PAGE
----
The Chargers claim they are only pursuing a new stadium in Los Angeles because it makes fiscal sense for the franchise. But, given San Diego’s sudden outpouring of support to keep the team here and L.A.’s history of not batting an eye when a football team leaves, one basic but overlooked question has to be asked:
Is Los Angeles a better financial option for an NFL franchise than San Diego is?
The answer to that is not as simple as it seems.
“A big premise for this has to be the number of corporations that might be available up there to sell luxury boxes and do all your marketing,” says George Belch, Professor of Sports Advertising and Marketing at San Diego State University.
“If you look at the size of the market, you have more companies up there, and you have the potential for more eyeballs. That’s what marketers pay for; eyeballs to have their messages or signage seen.”
A simple look at the size of the populations shows Los Angeles has a much larger pond to fish in. Add to that the presence of several more Fortune 500 companies in the L.A. area and it seems like a given that an NFL team would thrive there. But, there is a flip side to that.
“While it’s a big market, it hasn’t proved, necessarily, to be the best market for the NFL,” says Belch. “If the Chargers went in there, it would possibly be as second-fiddle to the Raiders. There may be more brand equity for the Raiders. We don’t know that exactly but there seems to be more support for the Raiders up there than the Chargers.”
While the Chargers claim 25-percent of their business comes from the Los Angeles and Orange County areas, there is zero doubt they have less of a brand name there than the Raiders do (just watch the video of the pep rally in Carson and count the difference in Raiders and Chargers jerseys). And don’t be so sure the sheer volume of available funds will overcome the lack of a community love connection.
“You have a lot of companies in L.A., but I don’t know that L.A. has proven to be a mecca for sponsorships. I don’t really see it.”
Plus, there is an awful lot of competition in Los Angeles. The Dodgers and Lakers are traditional mainstays. The Clippers, Kings and Ducks are in the middle of successful runs. USC and UCLA are Top-25 football programs with strong traditions. Even though the NFL is king in America, it’s unwise to think corporations will abandon something good to throw cash at the new kids in town.
“Companies have a finite amount of resources that they’re going to spend. We know the NFL is the most popular sport out there, but you still need to get people to connect to your team. If you walk in there with two teams, it becomes very challenging to win over the fans.”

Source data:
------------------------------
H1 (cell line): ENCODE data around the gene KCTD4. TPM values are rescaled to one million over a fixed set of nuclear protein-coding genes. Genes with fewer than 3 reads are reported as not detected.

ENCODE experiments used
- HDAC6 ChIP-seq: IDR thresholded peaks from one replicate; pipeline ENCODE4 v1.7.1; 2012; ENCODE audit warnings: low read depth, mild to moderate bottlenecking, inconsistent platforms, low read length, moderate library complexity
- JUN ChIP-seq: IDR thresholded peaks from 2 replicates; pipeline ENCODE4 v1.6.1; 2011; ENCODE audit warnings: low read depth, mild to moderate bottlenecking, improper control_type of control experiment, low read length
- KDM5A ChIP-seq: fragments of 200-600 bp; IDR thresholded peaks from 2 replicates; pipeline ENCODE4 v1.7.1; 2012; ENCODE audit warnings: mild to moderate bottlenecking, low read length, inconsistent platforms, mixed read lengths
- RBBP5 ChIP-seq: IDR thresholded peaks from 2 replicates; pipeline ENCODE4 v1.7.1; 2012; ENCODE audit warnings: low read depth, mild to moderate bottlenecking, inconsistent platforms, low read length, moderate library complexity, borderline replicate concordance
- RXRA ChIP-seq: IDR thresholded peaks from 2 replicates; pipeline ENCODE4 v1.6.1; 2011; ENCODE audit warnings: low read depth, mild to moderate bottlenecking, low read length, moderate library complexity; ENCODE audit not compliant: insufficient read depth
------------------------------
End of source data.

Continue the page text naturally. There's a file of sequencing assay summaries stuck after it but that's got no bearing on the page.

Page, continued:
None of this even takes in to account the possibility of a Rams move to L.A.
Aside from money, fan loyalty is another major factor to consider.
To identify the best places for football fans, WalletHub analyzed 142 U.S. cities with at least one college or professional football team based on 11 key metrics, ranging from the number of NFL and college football teams to average ticket prices. Here’s what Wallethub found out about being a football fan in San Diego.
Being a Football Fan in San Diego (1=Best, 71=Avg.):
• 3rd – Number of NFL & College Football (FBS) Teams
• 43rd – Performance Quality of Teams
• 17th – Average Ticket Price for an NFL Game
• 11th – Minimum Season Ticket Price for College Football Game
• 23rd – Number of Championships Won
• 10th – Number of Division Championships Won
• 64th – Fan Friendliness & Engagement on Social Media
• 25th – Franchise Value of NFL Teams
Overall that means San Diego came in 18th on the list, just behind Baltimore, MD, and just ahead of Kansas City, MO. Know where L.A. ranked on the list?
Tied for 97th with Salt Lake City, UT. Los Angeles was able to edge out Toledo, OH but finished one spot behind Muncie, IN.
This interactive map from WalletHub shows where all 142 cities rank:
Now, you’d have to imagine the city would climb on the list if it added an NFL team or two to its resume, but findings like this should give the Chargers pause.
They might not be getting the deal they want in San Diego right now; but, they might not find the grass any greener up north on a toxic waste dump in Carson.